Digital Devices

Digital Devices

Comtest provides complete compliance testing and certification for all digital devices to be sold on global markets.

Devices include:

  • Corded or DECT Phones
  • Hands-free and Conference Devices
  • Head-sets
  • ISDN,
  • E1,
  • PABX Interfaces,
  • xDSL Modems, Splitters and Filters
  • VoIP Devices
  • Integrated Access Devices
  • Other Broadband Devices
 
ADSL / SHDSL Modems, Routers and Splitters

ADSL / SHDSL modems and routers which connect directly to the telecommunications network or indirectly to a local DSLAM must comply with the requirements for Category A50 of the ACMA Telecommunications Labelling Notice.

The ACMA Telecommunications Labelling Notice requires ADSL Filters & Splitters to be assessed to determine the separation of ADSL signals from POTS signals and inserted losses of the filtering components. Telstra has also developed an ADSL Splitter specification (based on ETSI specifications) for the purpose certifying connection of these devices to the Telstra ADSL Network. Successful completion of testing to Telstra IP1149 (for CPE end) and Reference RCIT.0004 and subsequent certification by Telstra, will allow the ADSL Filter to be listed by Telstra.

 
VoIP Devices

VoIP telephones used with a PABX, PBX, Key System or other Private Voice Network (via Ethernet or other interfaces) must be tested to the relevant standards. One of the more recent developments in telecommunications is the use of the Internet Protocol (IP) for the carriage of voice communication over transmission links.

IP phones can be either a stand-alone handset that looks and feels familiar to a traditional analogue phone or a simulated phone that runs on a computer. A stand-alone IP phone that can be connected to a customer's switching system or gateway service, is regarded as a system integral terminal (SIT) and required to comply with applicable ACMA standards as identified by Schedule 1 of the Telecommunications Labelling Notice. A "software" phone on a computer that only connects to the Internet via a customer's Internet Service Provider is exempted from the requirements of the Labelling Notice (see Schedule 2).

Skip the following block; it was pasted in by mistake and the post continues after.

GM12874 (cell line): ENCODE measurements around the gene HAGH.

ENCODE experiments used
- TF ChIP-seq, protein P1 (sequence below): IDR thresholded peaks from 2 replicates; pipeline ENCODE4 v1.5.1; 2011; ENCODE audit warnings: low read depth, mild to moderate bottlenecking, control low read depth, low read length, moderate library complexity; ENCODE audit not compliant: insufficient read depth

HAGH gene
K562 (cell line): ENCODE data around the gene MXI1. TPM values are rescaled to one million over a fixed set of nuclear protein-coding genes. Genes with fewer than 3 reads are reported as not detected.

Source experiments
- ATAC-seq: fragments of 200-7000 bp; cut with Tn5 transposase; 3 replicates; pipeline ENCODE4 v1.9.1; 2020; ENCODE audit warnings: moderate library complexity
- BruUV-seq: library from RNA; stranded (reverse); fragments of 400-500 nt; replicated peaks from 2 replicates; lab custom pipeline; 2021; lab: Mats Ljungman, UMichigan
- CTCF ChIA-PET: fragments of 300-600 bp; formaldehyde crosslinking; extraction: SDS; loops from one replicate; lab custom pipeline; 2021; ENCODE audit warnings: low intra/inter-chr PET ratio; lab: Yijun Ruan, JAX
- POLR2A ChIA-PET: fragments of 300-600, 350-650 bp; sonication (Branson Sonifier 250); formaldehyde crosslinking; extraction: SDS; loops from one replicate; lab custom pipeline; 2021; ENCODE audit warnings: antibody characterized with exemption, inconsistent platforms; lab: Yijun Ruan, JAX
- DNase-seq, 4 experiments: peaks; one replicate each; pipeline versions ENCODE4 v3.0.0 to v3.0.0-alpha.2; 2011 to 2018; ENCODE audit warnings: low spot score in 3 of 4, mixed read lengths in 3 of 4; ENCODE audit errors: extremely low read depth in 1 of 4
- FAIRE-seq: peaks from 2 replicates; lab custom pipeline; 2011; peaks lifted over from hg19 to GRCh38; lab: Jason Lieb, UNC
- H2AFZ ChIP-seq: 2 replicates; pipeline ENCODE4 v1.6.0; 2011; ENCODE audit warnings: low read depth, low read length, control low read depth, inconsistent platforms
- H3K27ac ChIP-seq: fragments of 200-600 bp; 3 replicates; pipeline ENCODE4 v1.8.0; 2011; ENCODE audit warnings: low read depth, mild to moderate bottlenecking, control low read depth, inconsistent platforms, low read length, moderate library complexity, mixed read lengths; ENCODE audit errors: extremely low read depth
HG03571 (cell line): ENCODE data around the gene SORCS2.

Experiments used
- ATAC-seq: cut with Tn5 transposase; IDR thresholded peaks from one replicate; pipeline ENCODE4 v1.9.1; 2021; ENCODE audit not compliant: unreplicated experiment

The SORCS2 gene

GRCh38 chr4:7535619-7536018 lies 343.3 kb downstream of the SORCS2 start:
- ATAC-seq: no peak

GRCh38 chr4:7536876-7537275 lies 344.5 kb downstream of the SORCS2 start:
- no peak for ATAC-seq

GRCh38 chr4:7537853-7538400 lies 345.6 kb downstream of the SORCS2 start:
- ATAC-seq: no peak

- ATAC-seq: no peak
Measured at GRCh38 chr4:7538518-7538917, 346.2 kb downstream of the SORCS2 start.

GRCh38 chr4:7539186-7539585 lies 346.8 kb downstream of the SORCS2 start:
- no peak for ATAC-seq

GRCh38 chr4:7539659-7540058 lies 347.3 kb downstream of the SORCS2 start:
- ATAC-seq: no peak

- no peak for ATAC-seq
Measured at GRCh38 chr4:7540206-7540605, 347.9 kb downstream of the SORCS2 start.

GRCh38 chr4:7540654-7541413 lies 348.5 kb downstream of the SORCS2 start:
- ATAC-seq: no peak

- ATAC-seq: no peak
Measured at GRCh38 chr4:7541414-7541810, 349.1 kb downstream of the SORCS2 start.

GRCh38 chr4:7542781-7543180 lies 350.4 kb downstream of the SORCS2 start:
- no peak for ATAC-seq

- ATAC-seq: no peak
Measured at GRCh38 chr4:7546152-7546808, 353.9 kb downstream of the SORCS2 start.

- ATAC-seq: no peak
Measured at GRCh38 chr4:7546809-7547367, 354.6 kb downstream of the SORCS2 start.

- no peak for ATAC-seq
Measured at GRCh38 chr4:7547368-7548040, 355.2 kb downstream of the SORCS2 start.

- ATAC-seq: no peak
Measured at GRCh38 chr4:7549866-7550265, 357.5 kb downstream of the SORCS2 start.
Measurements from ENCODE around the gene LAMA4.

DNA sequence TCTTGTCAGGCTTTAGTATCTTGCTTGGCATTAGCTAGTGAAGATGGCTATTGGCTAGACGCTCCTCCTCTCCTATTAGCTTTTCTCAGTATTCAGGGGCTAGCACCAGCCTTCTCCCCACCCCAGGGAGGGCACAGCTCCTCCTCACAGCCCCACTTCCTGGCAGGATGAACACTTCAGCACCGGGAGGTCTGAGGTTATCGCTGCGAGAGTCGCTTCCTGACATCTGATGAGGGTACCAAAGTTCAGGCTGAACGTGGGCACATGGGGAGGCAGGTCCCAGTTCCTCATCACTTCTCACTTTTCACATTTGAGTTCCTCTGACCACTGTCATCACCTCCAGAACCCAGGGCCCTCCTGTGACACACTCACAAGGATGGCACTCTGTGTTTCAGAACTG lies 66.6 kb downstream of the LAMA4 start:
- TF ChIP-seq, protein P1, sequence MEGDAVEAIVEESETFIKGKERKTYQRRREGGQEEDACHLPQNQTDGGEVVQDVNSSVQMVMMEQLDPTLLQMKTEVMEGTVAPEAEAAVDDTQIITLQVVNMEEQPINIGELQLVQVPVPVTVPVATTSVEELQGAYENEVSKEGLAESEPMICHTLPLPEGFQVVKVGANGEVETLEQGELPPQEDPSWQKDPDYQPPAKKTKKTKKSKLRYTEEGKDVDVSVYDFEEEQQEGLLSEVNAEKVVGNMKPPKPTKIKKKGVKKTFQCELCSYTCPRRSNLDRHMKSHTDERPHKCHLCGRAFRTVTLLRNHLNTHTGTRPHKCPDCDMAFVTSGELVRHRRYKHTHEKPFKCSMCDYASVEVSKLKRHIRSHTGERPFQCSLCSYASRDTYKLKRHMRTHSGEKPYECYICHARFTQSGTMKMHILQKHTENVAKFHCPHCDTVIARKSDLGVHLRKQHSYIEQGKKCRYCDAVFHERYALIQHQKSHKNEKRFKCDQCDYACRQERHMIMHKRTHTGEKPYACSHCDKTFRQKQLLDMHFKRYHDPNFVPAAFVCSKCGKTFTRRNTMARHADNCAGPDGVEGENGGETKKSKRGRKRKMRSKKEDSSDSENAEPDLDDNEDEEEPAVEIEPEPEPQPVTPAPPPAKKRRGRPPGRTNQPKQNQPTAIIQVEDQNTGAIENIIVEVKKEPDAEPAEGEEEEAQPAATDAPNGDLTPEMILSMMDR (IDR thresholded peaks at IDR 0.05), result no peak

VDSL in Australia

VDSL is not a service supported by Australian carriers and is not a network interface listed in the Australian Communications and Media Authority (ACMA) Telecommunications Labelling Notice. As a result, VDSL Circuits cannot share existing telecommunications building cabling, and must have separate cabling. This is an ACMA requirement referenced in AS/ACIF S009 5.1.3.2 and associated Note 2 - Cannot interfere with other telecommunications services. Therefore VDSL products are not applicable for A-tick at this time.

 
IP PABX Systems

An IP PABX may be supplied with varying configurations to allow connection to other parties. IP PABX systems will require A-tick where telephony connection is made to other parties via a standard telecommunications network, including via a remote IP Gateway or a direct interface of the PABX. Direct interfaces include those such as FXO, E1 and ISDN for connecting directly to the telecommunications network. Applicable categories may include A1, A9, A11 and B31 of the ACMA Telecommunications Labelling Notice.

 
Integrated Access Devices (IADs)

Customer equipment that has interfaces for telephone extensions is covered under Category B31 of the Telecommunications Labelling Notice. Category B31 identifies an interface on customer equipment that provides the functionality of an extension port or tie-line port as defined in AS/ACIF S003. This includes equipment that has an ethernet, hybrid fibre-coax (HFC) or optical connection, where telephony services are provided via an extension port that supports an item of terminal equipment such as a telephone, fax machine or answering machine.

 

For further information on compliance testing for digital telecommunications devices, Contact Us to see what we can do for you today!